Translated by Mahboobeh Morshedian
Humility is a virtue in which a person does not consider himself superior to others, regards others as better than himself, and is content with his position. Sometimes ‘humility’ is mistaken for abjectness or meanness, a quality that is rejected in Islam. Verses in the Qur’an and hadith provide criteria for virtuous humility; these criteria distinguish humility from abjectness.
In this article, examples of virtuous humility in some contemporary great scholars’ conduct have been provided, and praiseworthy humility referred to in the Holy Qur’an and hadiths have been introduced and elaborated on.
As said in the Qur’an, the aim of sending prophets to people is to purify and train them1. The Prophet spoke of himself as sent down to perfect people’s morality. Thus, man’s salvation depends on his being purged of vices and enjoying virtues, and one of these virtues is humility. Humility is essential in the growth of man’s soul and his elevation to higher spiritual levels. It also guards a person against being trapped by conceit, an abyss in the development of achieving perfection.
The lives of great religious scholars indicate that Satan has always failed to inflict scientific conceit or pride on them and to deceive them by suggesting them to boast their knowledge. The lives and conduct of these renowned people set an example for those who seek knowledge and perfection. This can remind them to be humble under any circumstance, thus preventing them from falling into Satan’s trap.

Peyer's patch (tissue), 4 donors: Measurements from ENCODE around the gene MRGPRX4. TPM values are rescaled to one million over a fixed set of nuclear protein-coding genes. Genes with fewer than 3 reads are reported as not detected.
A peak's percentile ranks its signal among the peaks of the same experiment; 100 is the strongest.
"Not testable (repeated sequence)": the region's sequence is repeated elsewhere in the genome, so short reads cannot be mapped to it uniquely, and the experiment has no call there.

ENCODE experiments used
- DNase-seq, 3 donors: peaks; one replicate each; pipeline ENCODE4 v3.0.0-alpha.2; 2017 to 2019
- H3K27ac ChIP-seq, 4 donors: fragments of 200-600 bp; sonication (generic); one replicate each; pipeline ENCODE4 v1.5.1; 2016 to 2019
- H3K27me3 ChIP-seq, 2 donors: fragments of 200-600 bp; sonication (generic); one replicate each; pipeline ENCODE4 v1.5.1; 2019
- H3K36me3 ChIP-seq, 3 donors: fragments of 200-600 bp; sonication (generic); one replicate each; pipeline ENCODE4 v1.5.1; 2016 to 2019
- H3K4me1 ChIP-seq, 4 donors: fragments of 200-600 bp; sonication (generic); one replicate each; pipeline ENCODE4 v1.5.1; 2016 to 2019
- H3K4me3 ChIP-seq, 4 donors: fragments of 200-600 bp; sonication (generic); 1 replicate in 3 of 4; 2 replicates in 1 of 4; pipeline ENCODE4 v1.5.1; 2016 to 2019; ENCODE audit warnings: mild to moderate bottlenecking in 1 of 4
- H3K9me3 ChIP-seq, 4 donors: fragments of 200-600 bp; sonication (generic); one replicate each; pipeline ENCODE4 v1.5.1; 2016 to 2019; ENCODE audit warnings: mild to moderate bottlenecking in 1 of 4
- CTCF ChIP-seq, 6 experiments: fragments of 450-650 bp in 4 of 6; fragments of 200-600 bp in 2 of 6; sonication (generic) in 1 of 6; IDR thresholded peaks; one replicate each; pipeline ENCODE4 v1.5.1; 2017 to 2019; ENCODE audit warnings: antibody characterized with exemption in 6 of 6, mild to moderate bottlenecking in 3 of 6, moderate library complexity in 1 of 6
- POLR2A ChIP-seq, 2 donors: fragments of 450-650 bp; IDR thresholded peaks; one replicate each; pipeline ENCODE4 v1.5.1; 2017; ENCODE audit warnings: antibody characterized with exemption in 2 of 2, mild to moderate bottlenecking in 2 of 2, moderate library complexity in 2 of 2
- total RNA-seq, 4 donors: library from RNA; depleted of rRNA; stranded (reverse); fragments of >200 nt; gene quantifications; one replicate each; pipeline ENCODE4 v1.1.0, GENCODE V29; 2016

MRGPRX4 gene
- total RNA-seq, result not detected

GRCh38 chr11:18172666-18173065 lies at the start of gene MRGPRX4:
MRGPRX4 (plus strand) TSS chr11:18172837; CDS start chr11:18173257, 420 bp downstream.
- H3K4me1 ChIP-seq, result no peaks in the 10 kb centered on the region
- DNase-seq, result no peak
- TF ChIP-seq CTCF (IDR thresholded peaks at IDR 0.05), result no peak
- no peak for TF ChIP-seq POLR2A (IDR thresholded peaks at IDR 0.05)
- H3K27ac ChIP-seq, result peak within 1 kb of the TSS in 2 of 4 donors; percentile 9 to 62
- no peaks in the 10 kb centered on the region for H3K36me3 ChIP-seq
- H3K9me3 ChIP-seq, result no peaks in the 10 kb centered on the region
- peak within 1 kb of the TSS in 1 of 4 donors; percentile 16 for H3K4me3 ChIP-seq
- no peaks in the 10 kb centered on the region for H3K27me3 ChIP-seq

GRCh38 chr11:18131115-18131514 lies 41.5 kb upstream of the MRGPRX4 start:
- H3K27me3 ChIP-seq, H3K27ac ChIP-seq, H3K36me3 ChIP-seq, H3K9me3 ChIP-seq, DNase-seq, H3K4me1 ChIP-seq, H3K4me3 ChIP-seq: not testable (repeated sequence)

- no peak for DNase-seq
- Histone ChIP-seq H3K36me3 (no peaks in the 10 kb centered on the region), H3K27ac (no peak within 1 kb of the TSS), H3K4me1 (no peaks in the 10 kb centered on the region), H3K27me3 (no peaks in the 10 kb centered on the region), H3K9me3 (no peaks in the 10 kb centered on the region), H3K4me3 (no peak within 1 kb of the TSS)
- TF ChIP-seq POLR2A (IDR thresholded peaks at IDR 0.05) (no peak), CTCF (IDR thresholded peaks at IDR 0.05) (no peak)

The present article provides some examples of humility in the conduct of some prominent religious scholars. It is hoped that it can contribute to dissemination and propagation of humility, albeit a little, through presenting the conduct of these role models.
The literal meaning of ‘humility’ (tawadu‘) is ‘self-effacement’ (tadhallul) and is the opposite of ‘arrogance’ (takabbur2). A humble person not only does not regard himself as superior to others, but he also considers others better than himself3. In other words, having humility refers to being content with one’s position and indeed one considers himself lower than the position. Hence, humility is different from ‘abjectness’ which is a disliked quality as mentioned in hadiths.